Dystocia - Cattle
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Dystocia refers to abnormal or difficult birth.
It is expected to occur in about 10-15% of first-calf heifers and in 3-5% of mature cattle.
In cattle the most common cause is foeto-maternal disproportion, but faulty disposition is also often to blame.
Early intervention minimises the effects of dystocia on calves. Cows, and especially heifers should be monitored regularly and provided with assistance promptly if stage 2 labour is prolonged, ie more than an hour.
A thorough history should establish the length of gestation, parity, and problems seen during pregnancy. Also find out when the animal started straining and if any water or fluid bags have appeared.
It is also important to establish what has been done so far by the farmer including any drugs administered.
Physical examination of the dam who might have systemic illness, such as milk fever. Proper restraint and assistance should be sought, and initial treatment may include fluid therapy, pain relief and the provision of calcium.
Position of the dam: cows should be standing.
Vaginal examination: the vulva, vagina and cervix should be assessed for dilation, torsion or injury. Copious lubrication should be used at all stages of the examination.
Foetal assessment should establish its presentation, posture and position and identify any palpable structures. Foetal viability can be assessed by feeling pulses on the limbs or tongue.
Anaesthesia is not essential, but an epidural can be administered to help reduce straining.
Manual correction of dystocia: relies on traction to facilitate expulsion, repulsion of the foetus back into the uterine lumen to enable further manipulation, and extension of the foetal extremities.
Ropes can be applied to both legs and the head and traction applied whilst manually dilating the vagina and vulva.
If the foetus is too large to be delivered vaginally, a caesarean operation or a foetotomy should be performed.
Possible treatments for the dam include:
- pain relief and anti-inflammatories: an NSAID can be given at the start, short-acting steroids can help reduce swelling and oedema
- antibiotics: given for several days after calving due to the greater likelihood of complications such as retained foetal membranes and metritis
Foetomaternal disproportion is one of the major contributors to dystocia, and this can be prevented with proper reproductive management.
Replacement Heifer Development
Nutrition should be maintained in heifers to allow modest rates of gain over the pregnancy period. Restricting food in the late stages of pregnancy does not prevent a large calf and leads to a weak labour and increased dystocia rates.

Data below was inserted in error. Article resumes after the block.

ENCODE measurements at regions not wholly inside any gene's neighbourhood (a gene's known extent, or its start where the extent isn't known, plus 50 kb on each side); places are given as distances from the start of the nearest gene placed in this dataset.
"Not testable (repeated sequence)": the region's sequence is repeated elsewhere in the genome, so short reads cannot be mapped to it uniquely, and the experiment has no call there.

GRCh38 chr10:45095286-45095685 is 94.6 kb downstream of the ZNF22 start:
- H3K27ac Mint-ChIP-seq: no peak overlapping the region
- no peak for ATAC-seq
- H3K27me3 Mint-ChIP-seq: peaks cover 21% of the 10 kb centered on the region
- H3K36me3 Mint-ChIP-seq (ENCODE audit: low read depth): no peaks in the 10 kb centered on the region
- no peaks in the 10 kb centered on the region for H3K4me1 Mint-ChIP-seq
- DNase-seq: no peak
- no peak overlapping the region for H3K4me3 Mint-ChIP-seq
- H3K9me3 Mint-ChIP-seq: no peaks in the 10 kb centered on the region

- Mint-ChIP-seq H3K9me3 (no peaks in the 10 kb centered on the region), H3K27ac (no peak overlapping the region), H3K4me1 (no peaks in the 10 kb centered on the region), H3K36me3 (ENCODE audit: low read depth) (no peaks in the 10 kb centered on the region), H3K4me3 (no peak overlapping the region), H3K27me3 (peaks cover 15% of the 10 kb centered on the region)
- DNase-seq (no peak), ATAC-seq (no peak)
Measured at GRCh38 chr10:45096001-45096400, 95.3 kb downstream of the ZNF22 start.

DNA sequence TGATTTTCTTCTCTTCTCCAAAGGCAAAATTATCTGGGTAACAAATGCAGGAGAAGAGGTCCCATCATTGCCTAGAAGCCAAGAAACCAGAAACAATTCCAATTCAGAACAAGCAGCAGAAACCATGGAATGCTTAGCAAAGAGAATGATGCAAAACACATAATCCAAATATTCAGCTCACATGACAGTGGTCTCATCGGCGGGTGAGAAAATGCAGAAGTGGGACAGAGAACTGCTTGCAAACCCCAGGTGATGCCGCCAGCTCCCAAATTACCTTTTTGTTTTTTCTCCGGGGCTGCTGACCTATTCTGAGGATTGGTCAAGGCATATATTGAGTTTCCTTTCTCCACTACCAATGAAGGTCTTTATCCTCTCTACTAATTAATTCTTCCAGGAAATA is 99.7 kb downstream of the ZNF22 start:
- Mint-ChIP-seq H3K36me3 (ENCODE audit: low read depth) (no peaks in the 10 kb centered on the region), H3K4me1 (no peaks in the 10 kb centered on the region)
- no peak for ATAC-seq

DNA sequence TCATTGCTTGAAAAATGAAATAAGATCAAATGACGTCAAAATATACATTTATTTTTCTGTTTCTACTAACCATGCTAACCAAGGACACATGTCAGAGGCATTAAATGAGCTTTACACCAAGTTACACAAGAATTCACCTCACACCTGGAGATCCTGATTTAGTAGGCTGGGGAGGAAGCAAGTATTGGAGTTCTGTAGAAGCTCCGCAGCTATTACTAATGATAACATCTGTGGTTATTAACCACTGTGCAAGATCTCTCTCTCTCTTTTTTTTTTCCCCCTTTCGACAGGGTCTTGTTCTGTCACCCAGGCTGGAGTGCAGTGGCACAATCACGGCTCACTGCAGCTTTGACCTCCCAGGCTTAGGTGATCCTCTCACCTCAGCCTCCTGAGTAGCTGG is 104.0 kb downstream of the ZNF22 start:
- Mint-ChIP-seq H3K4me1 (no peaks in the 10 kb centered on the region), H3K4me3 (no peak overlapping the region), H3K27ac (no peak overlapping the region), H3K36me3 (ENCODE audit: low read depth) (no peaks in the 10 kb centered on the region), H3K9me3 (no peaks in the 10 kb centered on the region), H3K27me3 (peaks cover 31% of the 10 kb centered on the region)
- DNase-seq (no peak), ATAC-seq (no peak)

Heifer pelvis assessment can be carried out to select replacements for the herd. Those heifers with a small pelvic area before the breeding season may then be culled or selectively mated to easy calving bulls, and those with a small pelvic area at the time of pregnancy examination may be aborted, culled, or identified for careful observation at calving. Some evidence suggests that culling heifers with the narrowest pelvic width may be more effective than culling based on pelvic area.
It is important to ensure heifers are well-grown and calve down at 2 years of age at the earliest.
Sires can be selected for ease of calving and estimated birth weights. Many non-genetic factors influence birth weight, such as age of the dam and environment, and so genetic selection is not a fool-proof method of avoiding dystocia.
Not all dystocia can be prevented, such as malpresentations, and early intervention is paramount in ensuring a live birth.
Farm workers need to be trained to deal with a dystocia and recognise when further help is needed. A delay in assisting may mean the loss of the calf or injury and even death of the cow. However, it is important to allow sufficient time for the dam to dilate before applying traction.
Dystocia leads to an increased risk of post-partum complications in cattle, such as:
Retained placenta: usually treated by manual removal or oxytocin.
Metritis: which can lead to toxaemia and laminitis and should be treated aggressively.
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Kahn, C. (2005) The Merck Veterinary Manual 9th Edition Merck and Co
Frame, N. (2006) Management of dystocia in cattle In Practice 28:470-476
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